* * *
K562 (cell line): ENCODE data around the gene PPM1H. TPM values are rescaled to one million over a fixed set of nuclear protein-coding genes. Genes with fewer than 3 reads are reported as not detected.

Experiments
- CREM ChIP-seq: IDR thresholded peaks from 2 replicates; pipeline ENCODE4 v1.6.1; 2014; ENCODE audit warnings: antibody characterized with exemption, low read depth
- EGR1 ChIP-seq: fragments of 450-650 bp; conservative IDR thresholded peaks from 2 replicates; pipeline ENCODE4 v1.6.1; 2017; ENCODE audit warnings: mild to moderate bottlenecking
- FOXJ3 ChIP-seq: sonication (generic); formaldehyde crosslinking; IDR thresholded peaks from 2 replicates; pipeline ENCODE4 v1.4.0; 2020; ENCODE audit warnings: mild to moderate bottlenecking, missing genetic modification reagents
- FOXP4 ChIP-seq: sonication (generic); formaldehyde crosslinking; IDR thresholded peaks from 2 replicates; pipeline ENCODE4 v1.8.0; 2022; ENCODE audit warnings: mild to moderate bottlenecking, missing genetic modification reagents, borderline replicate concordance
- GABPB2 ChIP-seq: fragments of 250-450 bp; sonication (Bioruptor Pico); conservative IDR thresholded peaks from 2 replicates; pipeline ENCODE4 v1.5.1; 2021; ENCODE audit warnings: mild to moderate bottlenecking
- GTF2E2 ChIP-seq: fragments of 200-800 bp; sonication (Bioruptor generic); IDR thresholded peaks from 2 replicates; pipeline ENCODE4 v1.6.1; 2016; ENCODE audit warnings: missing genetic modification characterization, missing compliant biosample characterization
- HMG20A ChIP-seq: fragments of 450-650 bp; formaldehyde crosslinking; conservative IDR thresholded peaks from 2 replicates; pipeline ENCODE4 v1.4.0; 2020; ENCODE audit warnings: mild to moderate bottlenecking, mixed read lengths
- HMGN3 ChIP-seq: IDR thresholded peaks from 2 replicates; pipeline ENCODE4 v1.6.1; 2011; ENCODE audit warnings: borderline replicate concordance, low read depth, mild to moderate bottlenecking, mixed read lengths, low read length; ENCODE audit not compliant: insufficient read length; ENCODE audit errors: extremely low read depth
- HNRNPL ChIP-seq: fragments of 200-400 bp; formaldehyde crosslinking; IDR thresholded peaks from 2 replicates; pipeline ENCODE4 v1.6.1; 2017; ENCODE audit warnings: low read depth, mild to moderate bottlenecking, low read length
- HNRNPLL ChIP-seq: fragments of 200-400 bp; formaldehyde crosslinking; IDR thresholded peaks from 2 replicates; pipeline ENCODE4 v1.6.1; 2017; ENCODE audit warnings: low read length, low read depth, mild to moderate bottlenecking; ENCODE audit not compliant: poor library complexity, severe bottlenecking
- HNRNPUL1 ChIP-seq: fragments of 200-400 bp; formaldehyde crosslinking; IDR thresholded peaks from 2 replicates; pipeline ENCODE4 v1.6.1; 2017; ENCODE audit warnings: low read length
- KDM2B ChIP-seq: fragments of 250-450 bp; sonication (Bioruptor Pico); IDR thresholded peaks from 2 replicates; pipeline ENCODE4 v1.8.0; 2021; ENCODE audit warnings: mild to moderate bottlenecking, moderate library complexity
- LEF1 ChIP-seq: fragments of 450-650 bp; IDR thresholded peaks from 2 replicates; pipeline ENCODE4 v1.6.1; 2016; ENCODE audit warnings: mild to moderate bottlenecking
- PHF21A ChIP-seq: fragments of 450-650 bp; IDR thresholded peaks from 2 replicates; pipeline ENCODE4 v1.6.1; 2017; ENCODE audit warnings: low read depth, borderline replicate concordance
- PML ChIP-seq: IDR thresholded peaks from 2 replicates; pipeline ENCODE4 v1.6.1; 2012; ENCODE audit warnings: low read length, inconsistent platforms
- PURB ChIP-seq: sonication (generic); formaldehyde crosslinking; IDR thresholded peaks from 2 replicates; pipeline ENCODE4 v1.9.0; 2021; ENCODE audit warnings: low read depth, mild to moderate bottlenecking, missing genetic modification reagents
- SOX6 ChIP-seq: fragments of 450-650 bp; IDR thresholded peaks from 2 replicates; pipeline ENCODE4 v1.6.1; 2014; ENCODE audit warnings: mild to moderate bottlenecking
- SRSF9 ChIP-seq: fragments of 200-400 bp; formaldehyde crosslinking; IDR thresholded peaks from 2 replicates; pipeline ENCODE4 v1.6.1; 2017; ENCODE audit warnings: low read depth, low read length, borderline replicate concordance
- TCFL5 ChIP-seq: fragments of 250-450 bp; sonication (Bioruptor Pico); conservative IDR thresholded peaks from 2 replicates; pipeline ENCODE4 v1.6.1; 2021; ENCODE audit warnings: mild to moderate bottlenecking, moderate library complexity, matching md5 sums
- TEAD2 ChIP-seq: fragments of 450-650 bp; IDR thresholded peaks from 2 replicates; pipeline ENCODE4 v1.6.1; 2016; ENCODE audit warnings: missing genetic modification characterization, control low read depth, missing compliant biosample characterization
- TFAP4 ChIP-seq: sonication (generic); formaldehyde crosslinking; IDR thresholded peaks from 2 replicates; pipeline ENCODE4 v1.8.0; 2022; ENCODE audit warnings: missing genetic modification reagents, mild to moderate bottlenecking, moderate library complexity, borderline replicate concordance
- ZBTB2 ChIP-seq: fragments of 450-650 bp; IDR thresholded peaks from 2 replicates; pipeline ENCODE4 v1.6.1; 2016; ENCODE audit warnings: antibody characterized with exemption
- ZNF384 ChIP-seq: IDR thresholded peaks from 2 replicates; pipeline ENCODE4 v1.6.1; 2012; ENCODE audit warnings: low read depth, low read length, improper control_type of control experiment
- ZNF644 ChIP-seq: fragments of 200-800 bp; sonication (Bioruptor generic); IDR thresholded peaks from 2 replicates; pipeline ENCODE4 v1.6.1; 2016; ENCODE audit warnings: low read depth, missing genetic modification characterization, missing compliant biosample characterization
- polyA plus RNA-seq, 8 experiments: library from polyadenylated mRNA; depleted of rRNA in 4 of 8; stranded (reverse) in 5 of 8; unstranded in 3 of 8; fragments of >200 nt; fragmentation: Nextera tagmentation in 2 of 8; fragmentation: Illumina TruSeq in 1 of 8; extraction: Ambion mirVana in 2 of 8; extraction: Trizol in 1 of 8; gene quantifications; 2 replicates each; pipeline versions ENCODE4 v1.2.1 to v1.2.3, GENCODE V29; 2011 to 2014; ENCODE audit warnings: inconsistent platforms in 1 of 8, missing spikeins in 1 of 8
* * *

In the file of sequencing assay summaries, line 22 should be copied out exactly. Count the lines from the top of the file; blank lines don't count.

- TEAD2 ChIP-seq: fragments of 450-650 bp; IDR thresholded peaks from 2 replicates; pipeline ENCODE4 v1.6.1; 2016; ENCODE audit warnings: missing genetic modification characterization, control low read depth, missing compliant biosample characterization